Join us for a Creative Conversation centered around intersections between Arts & Social Justice in the current political climate. Do we have an obligation to react and engage? How can artists and arts organizations participate in the dialogue? We'll be joined by expert panelists who will help focus the conversation, and a round circle format will invite all attendees to add their voice!
Joshua Carroll is an organizer, a student of the human experience, a technologist, and an artist. He believes the crises we face today are symptoms of deeper wounds and disconnection. We can move through these crises intact only by healing these wounds – systemic racism, colonialism, extractive economics; and restoring our connection to land, community and ourselves. As Director of Art and Curation, Joshua has helped Catharsis on the Mall (catharsisonthemall.com) grow from a small community vigil to an inclusive space for artists, organizers, teachers, musicians, performers, activists and communities from across D.C., the region and the country to come together to heal, connect, learn, and catalyze the cultural and social transformations we so desperately need. He also helped found the D.C. ReInvest coalition (dcreinvest.org), organizes with Showing Up for Racial Justice DC, and helped instigate this year’s roving queer social justice dance parties with WERK for Peace.
JR Russ is a Washington native. He received his B.A. in Dance from the University of Maryland, College Park, and went on to American University, for his M.A. in Arts Management. He has worked on and off stage with local dance and theatre companies. JR is the Director of Community Engagement at the DC Alliance of Youth Advocates by day, and engages in artsy shenanigans by night and on the weekends. The latter includes serving on the board of Dance Place. He is also active in the local Burning Man community, where he is known as Nexus. And his latest adventure is living in a group house he helped start, The 717 House, geared towards being place for community, collaboration, and creativity. His next adventure may be running for his Advisory Neighborhood Commission in 2018.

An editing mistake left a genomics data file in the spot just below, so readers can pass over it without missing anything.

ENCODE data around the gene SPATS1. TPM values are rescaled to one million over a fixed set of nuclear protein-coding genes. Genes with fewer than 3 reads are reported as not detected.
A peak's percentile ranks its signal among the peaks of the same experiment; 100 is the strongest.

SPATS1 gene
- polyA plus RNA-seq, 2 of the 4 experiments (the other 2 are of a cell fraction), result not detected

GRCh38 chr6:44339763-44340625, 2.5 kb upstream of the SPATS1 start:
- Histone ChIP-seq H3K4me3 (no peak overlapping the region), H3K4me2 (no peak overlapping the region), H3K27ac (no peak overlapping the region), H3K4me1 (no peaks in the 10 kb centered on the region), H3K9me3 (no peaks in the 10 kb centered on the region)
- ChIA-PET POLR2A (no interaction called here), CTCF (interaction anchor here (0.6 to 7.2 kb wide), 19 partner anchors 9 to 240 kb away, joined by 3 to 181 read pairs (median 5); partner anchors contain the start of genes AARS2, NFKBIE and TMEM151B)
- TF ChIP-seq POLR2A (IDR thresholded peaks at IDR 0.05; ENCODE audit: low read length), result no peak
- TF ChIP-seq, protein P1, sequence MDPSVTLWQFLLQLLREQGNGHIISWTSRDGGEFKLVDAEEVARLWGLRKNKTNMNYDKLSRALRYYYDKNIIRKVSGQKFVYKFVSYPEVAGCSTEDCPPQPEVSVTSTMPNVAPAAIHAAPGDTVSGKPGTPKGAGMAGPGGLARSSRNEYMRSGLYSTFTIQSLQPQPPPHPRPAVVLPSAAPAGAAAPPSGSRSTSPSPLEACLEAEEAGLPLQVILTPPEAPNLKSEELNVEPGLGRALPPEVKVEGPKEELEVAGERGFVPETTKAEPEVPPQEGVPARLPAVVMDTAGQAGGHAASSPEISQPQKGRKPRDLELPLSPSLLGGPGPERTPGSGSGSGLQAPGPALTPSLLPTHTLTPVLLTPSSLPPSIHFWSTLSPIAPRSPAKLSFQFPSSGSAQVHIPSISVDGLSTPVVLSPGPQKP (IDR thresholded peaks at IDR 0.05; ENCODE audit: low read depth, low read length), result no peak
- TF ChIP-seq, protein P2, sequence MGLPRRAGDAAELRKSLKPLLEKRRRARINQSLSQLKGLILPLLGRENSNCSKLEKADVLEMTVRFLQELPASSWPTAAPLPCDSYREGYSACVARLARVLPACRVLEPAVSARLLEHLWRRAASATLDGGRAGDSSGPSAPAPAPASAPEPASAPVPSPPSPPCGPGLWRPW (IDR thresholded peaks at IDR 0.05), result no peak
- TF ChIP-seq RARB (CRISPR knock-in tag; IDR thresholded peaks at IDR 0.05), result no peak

Farah Lawal Harris is an actress, playwright, teaching artist, and the Artistic Director of Young Playwrights’ Theater (YPT). She is a two-time recipient of the Arts and Humanities Fellowship Program individual artist grant from the DC Commission on the Arts and Humanities. She holds three Bachelor of Arts degrees from the University of Maryland-College Park in Theatre Performance, Criminology & Criminal Justice, and African American Studies and was a Founding Member of the Washington, DC-based theatre companies The Saartjie Project and Wild Women Theatre. Farah has performed throughout DC and presented her one-woman show, So Do You Love Me Yet? in the 2009 Capital Fringe Festival. Farah’s plays focus on highlighting black women's experiences and have been produced in the Kennedy Center Page-to-Stage Festival (FRESHH Inc.), Theater Alliance’s Hothouse New Play Development Series, Convergence Theatre, the Capital Fringe Festival, the Pedagogy and Theatre of the Oppressed Conference and the DC Black Theatre Festival. For more information, please visit www.farahlawal.com.